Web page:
Description of Advance Directives, Living Wills, and Code Status

By Stephanie Kurose, J.D.

Description of Advance Directives, Living Wills, and Code Status

By Stephanie Kurose, J.D.

It may be hard to think about, but planning for old age is a good idea. There are a number of tools available to people who want to provide guidance to their family or medical professionals about medical treatment or other important decisions when they are no longer able to make those choices on their own. Advanced directives, living wills, and code status are three tools that allow you to provide instructions or direction for your health care if you ever become incapacitated.

Man and woman talking while holding a tablet

Benefits of Planning Ahead

These planning tools allow you to make your wishes known about what type of treatment you want, when to stop treatment, what medications you prefer, and other healthcare decisions. Without these instructions, a medical professional will do what they think is necessary, but that may not be what you would have authorized.

In other instances, family members may disagree about what you may have wanted. Planning ahead avoids these conflicts and ensures that your wishes are known even when you can't voice them yourself.

Advanced Directives

An advanced directive is a document that provides instructions for doctors and other health professionals concerning your wishes for medical treatment should you ever become incapacitated. This document can include things such as what type of care you want to receive for life-threatening illnesses or injuries, what type of medications you do or do not want to be prescribed, and what types of surgery you authorize.

When you draft this paperwork, you should assign a health care proxy, which is the person to whom you give authority to convey your wishes. It should be noted that as opposed to living wills, advanced directives are not legally binding. Thus, while they are taken into account, a doctor is not bound to oblige by the directive if they feel it is unwise to do so.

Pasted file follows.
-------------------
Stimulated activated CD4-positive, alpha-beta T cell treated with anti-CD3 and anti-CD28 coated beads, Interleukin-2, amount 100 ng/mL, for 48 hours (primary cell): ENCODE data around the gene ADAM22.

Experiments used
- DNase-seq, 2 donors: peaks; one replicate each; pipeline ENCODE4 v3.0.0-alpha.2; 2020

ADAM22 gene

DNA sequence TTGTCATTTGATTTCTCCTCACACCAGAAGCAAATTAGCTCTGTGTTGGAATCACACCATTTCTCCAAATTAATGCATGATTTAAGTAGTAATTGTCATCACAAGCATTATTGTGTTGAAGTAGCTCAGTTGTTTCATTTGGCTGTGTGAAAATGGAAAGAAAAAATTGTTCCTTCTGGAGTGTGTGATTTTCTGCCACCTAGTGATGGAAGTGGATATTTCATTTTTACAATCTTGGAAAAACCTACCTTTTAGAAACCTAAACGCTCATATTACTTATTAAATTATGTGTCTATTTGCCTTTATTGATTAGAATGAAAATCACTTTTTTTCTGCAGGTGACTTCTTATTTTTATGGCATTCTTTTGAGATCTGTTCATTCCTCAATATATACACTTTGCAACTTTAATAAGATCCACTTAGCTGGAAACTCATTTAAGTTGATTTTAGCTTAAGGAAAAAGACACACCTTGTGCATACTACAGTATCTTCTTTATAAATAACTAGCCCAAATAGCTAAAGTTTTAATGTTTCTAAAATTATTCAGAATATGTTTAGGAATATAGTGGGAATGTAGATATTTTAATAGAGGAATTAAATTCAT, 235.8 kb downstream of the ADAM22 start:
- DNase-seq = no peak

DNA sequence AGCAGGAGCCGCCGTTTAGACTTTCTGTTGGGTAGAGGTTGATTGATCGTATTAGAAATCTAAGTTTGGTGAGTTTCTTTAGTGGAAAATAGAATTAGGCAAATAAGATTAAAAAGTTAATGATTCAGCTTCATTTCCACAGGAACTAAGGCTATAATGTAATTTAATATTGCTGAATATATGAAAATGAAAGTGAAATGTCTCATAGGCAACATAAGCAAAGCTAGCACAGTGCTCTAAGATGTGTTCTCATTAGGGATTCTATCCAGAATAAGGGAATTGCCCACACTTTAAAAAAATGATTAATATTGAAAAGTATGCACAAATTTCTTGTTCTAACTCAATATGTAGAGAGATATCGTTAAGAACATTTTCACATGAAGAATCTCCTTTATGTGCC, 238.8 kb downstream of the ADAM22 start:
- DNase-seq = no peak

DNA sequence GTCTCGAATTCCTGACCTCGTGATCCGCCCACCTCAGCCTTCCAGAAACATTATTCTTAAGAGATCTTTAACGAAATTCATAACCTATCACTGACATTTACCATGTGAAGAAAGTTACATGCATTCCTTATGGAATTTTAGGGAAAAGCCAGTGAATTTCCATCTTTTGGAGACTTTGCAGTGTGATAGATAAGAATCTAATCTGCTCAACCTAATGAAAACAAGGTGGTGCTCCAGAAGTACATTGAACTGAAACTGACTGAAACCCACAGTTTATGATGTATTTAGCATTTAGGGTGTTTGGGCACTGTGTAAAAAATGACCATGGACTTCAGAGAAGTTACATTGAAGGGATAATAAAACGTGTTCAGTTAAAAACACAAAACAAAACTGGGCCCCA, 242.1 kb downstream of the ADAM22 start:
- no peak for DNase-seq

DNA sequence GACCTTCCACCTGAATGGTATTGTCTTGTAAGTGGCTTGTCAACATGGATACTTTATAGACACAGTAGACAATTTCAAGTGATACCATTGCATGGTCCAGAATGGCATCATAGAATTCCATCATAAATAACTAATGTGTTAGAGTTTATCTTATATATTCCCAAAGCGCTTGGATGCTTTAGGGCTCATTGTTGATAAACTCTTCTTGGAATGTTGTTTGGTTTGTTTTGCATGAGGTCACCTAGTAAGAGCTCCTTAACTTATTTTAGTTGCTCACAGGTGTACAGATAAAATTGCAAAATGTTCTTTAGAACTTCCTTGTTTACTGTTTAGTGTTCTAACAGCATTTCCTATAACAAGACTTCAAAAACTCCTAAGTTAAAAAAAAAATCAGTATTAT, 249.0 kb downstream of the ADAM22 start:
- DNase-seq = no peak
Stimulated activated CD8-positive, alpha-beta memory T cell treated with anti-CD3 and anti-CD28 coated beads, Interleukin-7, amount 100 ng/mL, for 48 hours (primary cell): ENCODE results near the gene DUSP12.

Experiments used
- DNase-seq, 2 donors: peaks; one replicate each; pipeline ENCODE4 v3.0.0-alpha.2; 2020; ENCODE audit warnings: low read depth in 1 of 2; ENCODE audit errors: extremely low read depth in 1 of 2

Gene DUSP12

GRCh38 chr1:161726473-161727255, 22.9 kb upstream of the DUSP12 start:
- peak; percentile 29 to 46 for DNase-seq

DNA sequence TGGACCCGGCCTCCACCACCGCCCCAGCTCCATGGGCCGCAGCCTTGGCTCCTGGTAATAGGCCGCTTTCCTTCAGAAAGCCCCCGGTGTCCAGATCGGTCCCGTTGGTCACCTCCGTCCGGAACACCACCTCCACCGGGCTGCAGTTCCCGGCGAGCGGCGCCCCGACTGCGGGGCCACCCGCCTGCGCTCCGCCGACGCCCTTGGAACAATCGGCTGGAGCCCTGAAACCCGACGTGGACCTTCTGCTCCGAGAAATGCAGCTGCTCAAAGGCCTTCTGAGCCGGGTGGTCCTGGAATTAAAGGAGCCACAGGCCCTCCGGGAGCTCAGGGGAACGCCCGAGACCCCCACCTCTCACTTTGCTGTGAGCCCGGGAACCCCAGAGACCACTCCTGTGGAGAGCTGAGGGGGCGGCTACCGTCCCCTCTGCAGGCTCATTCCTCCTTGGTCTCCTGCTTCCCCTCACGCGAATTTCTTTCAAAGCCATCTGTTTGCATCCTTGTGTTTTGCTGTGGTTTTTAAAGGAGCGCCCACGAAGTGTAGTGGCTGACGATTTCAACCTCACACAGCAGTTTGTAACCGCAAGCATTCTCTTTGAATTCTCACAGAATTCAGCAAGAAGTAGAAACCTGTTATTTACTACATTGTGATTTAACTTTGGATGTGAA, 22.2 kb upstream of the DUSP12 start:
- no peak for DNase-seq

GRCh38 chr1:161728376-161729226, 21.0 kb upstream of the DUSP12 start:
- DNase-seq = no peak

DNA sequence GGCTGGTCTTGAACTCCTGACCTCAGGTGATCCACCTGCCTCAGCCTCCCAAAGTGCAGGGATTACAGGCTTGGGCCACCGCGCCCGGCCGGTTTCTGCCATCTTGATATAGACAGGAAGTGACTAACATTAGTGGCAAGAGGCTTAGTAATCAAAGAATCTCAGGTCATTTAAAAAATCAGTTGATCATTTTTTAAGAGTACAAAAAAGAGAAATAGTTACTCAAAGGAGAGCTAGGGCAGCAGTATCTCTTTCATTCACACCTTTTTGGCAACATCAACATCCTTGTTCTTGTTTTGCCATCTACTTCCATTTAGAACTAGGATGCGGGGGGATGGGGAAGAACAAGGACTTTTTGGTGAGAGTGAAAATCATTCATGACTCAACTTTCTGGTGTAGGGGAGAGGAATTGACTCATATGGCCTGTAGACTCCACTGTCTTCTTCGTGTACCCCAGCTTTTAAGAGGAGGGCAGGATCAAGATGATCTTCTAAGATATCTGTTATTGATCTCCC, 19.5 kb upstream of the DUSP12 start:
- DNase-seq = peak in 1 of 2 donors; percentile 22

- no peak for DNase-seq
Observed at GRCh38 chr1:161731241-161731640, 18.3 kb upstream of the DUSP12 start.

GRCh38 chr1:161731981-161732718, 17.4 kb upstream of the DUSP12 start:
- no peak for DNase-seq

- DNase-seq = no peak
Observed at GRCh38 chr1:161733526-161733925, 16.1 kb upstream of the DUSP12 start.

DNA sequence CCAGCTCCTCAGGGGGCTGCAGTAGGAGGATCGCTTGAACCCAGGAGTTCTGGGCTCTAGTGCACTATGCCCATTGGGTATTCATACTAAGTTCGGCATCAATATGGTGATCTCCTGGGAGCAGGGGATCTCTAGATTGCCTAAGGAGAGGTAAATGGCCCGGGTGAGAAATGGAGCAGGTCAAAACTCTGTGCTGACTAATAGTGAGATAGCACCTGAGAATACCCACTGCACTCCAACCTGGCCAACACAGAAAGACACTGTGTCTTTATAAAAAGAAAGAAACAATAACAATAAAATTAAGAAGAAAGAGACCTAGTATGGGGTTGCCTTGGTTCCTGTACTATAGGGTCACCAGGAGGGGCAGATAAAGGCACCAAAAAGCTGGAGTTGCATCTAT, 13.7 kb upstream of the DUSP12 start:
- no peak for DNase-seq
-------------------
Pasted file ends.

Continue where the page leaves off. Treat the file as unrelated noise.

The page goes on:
Code Status

The term code status is used by hospitals to describe what treatment a person should receive if their heart stops beating, if their lungs fail, or if any other life-ending event happens. The most well-known code status is "do not resuscitate," which communicates to your doctors that should a life-ending event occur, you do not wish to be resuscitated. If your heart stops, they will not perform CPR. If your lungs fail, they will not hook you up to an automatic breathing machine.

A person may also wish to include instructions about feeding tubes, pacemakers, or other procedures in their instructions. These instructions are meant to supplement an advanced directive.

Living Wills

As opposed to a last will and testament, a living will is a type of advanced directive that provides instructions about whether to administer life support or other medical intervention in the event that you become terminally ill or suffer an injury with little to no chance of recovery. This document is legally binding in the majority of states. In states where it is not binding, it is still taken into account by healthcare professionals as evidence of a patient's wishes.

Advanced directives, code status, and living wills are a great way to communicate your wishes even when you are no longer able to physically do so. If you want to take advantage of these life planning tools, be sure to familiarize yourself the laws and requirements in your state.

This portion of the site is for informational purposes only. The content is not legal advice. The statements and opinions are the expression of author, not LegalZoom, and have not been evaluated by LegalZoom for accuracy, completeness, or changes in the law.